As part of a defence to the backlash against multiculturalism that allows young women and girls in the UK to live a life of misery, Barbara Ellen asked the following question in the Guardian: "" Do you see what she did there? Not only did she declare that race is something to be tolerated (why? There's nothing to tolerate in a person's skin colour), she used race and culture interchangeably. Therefore, if you criticise a culture, you are criticising a skin colour, and hence you are a racist – which is not only a morally contemptible position, but also one which can ruin a career, a reputation, or even involve you in criminal charges. And they wonder why people are reluctant to criticise cultural practices.

We need to get this clear – race is not culture. Race is a skin colour or national or ethnic grouping and it gives no indication whatsoever of who a person is or what they stand for. Culture, on the other hand, is a series of actions which are routinely carried out within any defined community and are usually based on tradition or religion or both. If we define culture as a set of actions, and some of those actions amount to the forced enslavement and rape of young girls, then that can and should be condemned – culture or not. Cultural practices have always been condemned, fought against, and changed. It has happened all across history; it is called progress.

Summary: 
  • Denmark becomes the sixth European country to enact such a ban, after France, Belgium, the Netherlands, Bulgaria and Austria.

  • "The face is your passport. When you refuse me to see you, I am a victim." — Jacques Myard, a former conservative MP who supported the ban in France.

  • "[S]ome people do not want to be a part of Danish society and want to create parallel societies with their own norms and rules." — Danish Justice Minister Søren Pape Poulsen.

The Danish Parliament has passed a ban on Islamic full-face veils in public spaces. The new law, sponsored by Denmark's center-right government, and backed by the Social Democrats and the Danish People's Party, was passed on May 31 by 75 votes to 30.

As of August 1, anyone found wearing a burka (which covers the entire face) or a niqab (which covers the entire face except for the eyes) in public in Denmark will be subject to a fine of 1,000 Danish kroner (€135; $157); repeat offenders could be fined 10,000 Danish kroner.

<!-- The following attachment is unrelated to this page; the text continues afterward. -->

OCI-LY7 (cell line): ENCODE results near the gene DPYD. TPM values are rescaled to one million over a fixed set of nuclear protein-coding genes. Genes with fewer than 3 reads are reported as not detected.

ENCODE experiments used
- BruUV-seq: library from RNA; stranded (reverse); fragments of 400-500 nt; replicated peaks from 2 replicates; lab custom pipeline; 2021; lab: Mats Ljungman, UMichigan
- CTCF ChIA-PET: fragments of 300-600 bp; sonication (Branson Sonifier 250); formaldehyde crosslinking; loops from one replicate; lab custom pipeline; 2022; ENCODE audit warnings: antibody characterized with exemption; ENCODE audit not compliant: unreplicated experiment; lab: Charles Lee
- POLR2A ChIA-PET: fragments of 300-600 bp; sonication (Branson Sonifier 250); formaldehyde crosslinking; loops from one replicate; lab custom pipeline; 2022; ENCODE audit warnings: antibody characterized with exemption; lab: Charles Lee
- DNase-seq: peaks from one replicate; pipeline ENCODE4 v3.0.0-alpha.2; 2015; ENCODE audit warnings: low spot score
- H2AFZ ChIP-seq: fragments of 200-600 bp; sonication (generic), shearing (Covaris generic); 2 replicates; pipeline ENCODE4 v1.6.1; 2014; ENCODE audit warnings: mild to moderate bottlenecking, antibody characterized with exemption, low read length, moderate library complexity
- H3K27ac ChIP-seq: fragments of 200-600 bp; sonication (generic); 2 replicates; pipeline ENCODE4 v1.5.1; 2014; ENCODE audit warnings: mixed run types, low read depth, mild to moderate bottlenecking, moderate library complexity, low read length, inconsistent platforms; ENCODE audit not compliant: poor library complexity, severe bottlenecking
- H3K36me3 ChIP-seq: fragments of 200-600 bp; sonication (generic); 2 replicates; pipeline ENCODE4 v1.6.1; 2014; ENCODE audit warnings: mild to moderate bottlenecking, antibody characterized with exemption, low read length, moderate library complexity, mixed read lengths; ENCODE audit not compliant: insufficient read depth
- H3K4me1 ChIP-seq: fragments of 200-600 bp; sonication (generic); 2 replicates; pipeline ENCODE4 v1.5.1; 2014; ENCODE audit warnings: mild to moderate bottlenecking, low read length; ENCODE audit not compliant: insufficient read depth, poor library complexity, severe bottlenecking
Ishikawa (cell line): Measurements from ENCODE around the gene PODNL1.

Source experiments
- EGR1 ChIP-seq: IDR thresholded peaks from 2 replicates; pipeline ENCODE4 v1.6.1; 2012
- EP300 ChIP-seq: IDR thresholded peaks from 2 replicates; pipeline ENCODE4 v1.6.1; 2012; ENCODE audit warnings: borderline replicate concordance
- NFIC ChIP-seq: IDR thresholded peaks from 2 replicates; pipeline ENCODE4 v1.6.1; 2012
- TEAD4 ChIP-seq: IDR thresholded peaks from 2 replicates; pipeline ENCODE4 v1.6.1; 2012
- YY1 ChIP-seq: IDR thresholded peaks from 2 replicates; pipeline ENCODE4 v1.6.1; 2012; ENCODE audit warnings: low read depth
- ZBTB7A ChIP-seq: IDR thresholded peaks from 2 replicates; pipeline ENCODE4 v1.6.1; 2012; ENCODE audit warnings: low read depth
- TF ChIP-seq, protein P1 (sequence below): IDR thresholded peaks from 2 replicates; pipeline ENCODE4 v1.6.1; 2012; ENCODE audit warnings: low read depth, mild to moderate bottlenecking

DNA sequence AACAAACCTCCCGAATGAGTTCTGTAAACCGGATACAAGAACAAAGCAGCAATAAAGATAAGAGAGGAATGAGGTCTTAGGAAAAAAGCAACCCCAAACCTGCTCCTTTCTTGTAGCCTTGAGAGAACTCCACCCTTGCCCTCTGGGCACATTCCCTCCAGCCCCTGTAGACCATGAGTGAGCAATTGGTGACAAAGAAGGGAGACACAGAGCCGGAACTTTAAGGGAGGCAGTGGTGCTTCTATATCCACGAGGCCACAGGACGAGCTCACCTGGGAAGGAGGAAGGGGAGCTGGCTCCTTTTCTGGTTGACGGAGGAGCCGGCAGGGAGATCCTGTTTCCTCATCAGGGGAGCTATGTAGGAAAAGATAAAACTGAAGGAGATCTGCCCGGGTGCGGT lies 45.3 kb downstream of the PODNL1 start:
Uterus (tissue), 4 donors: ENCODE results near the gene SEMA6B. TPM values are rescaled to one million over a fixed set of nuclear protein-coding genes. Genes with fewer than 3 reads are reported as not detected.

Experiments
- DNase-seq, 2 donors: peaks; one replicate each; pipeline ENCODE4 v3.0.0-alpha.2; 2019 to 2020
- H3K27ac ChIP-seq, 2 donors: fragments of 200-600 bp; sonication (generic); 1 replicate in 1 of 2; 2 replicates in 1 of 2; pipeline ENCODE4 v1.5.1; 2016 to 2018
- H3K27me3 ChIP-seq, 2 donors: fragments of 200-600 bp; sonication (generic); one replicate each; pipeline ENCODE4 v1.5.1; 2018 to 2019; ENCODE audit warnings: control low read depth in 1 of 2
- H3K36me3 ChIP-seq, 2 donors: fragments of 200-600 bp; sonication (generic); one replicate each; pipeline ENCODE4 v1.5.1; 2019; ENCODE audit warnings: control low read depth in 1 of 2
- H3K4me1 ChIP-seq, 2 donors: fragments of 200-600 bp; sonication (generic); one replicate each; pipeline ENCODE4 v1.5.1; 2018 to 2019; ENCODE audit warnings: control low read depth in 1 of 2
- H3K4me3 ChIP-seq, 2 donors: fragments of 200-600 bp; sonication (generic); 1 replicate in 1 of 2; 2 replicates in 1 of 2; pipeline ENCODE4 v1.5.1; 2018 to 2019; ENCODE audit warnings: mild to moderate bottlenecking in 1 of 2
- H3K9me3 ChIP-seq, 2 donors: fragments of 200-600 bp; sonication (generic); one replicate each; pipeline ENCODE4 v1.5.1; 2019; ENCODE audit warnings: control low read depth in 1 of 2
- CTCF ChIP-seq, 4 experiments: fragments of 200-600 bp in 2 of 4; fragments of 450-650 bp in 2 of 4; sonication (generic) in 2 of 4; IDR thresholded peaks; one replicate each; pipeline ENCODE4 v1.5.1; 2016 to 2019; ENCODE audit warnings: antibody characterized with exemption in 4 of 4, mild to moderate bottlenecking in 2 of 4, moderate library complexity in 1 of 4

In addition, anyone found to be requiring a person through force or threats to wear garments that cover the face could be fined or face up to two years in prison.

...

Amnesty International  the new law was a "discriminatory violation of women's rights. The European Court of Human Rights (ECHR), however, twice has ruled that burka bans are legal.

In July 2017, for example, the ECHR  a Belgian ban on wearing the burka in public spaces. It said that the government had been responding "to a practice that it considered to be incompatible, in Belgian society, with social communication and more generally the establishment of human relations, which were indispensable for life in society...essential to ensure the functioning of a democratic society."

Country: 
United Kingdom of Great Britain and Northern Ireland (the)
News Date: 
31/05/2018
Summary: 

Most Brits back a ban on Islamic burqas and niqabs, a survey has found, and a significant portion said Islam, in general, is not compatible with the British way of life. The findings are part of an extensive  by Pew into the views of Christians and non-religious people in Europe, which identified a link between religiosity and opposition to mass immigration and multiculturalism. In the United Kingdom, 71 per cent of people said they favoured l

Country: 
Denmark
News Date: 
31/05/2018
Summary: 

Denmark has become the latest European country to ban the Islamic burqa and niqab by outlawing the wearing of face veils in public. A majority of lawmakers voted in favour of the ban as Muslim women wearing conservative religious clothing looked on.

Country: 
France
News Date: 
17/04/2018
Summary: 

Hundreds of police were deployed after residents rioted and torched cars in Toulouse following a police stop of a woman wearing an illegal full-face Islamic veil. The incident that allegedly sparked the riots took place Sunday after 5 pm when local police stopped a woman in the Toulouse district of Bellefontaine who was wearing a full-face Islamic veil, which is illegal in France. Police asked the woman for identification and when she presented a poor photocopy of her government identification, they ordered her to remove her veil, broadcaster Franceinfo